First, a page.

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Impacts of elevated CO2 and O3 on aspen leaf litter chemistry and earthworm and springtail productivityAuthor(s): Timothy D. Meehan; Michael S. Crossley; Richard L. Lindroth
Source: Soil Biology & Biochemistry. 42: 1132-1137.
Publication Series: Scientific Journal (JRNL)
Station: Northern Research Station
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DescriptionHuman alteration of atmospheric composition affects foliar chemistry and has possible implications for the structure and functioning of detrital communities. In this study, we explored the impacts of elevated carbon dioxide and ozone on aspen (Populus tremuloides) leaf litter chemistry, earthworm (Lumbricus terrestris) individual consumption and growth, and springtail (Sinella curviseta) population growth. We found that elevated carbon dioxide reduced nitrogen and increased condensed-tannin concentrations in leaf litter. These changes were associated with decreases in earthworm individual growth, earthworm growth efficiency, and springtail population growth. Elevated ozone increased fiber and lignin concentrations of leaf litter. These changes were not associated with earthworm consumption or growth, but were associated with increased springtail population growth. Our results suggest that changes in litter chemistry caused by increased carbon dioxide concentrations will have negative impacts on the productivity of diverse detritivore taxa, whereas those caused by increased ozone concentrations will have variable, taxon-specific effects.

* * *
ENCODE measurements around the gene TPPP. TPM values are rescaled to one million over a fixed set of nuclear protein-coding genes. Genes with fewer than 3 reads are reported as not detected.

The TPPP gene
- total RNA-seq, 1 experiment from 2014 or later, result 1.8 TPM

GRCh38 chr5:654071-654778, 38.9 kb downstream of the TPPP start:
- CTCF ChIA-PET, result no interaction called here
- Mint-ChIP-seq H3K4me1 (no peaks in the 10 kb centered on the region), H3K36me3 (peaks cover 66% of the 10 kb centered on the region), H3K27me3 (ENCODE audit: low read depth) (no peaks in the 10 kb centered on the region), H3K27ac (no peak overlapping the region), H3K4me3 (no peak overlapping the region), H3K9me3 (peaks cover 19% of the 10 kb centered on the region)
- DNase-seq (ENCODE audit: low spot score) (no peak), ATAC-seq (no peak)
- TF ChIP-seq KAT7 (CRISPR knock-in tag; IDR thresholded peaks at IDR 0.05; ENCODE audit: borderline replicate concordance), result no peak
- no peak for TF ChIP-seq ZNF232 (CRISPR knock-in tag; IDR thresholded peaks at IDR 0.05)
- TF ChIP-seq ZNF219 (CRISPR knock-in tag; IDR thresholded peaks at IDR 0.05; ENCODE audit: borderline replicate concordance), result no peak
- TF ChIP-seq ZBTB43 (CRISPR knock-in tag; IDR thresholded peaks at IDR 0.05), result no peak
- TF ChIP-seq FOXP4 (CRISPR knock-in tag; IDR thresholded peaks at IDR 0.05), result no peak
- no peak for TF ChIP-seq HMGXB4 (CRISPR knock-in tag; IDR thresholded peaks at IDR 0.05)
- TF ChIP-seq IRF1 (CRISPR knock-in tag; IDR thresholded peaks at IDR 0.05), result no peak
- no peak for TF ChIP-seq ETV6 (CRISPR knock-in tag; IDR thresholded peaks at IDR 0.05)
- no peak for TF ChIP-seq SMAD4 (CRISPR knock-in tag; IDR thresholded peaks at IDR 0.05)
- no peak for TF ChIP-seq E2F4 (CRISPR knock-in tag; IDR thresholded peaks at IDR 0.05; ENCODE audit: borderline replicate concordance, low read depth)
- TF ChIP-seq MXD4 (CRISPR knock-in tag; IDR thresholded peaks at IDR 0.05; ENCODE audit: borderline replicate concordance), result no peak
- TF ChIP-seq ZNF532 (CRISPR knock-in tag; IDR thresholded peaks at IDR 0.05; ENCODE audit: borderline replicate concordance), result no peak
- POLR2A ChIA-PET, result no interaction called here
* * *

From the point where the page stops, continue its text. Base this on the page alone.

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CitationMeehan, Timothy D.; Crossley, Michael S.; Lindroth, Richard L. 2010. Impacts of elevated CO2 and O3 on aspen leaf litter chemistry and earthworm and springtail productivity. Soil Biology & Biochemistry. 42: 1132-1137.
Keywordsaspen, carbon dioxide, collembola, decomposition, earthworm, growth, leaf litter, ozone, soil
- Effects of elevated concentrations of atmospheric CO2 and tropospheric O3 on leaf litter production and chemistry in trembling aspen and paper birch communities
- Chemistry and decomposition of litter from Populus tremuloides Michaux grown at elevated atmospheric CO2and varying N availability
- Wood properties of trembling aspen and paper birch after 5 years of exposure to elevated concentrations of CO2 and O3
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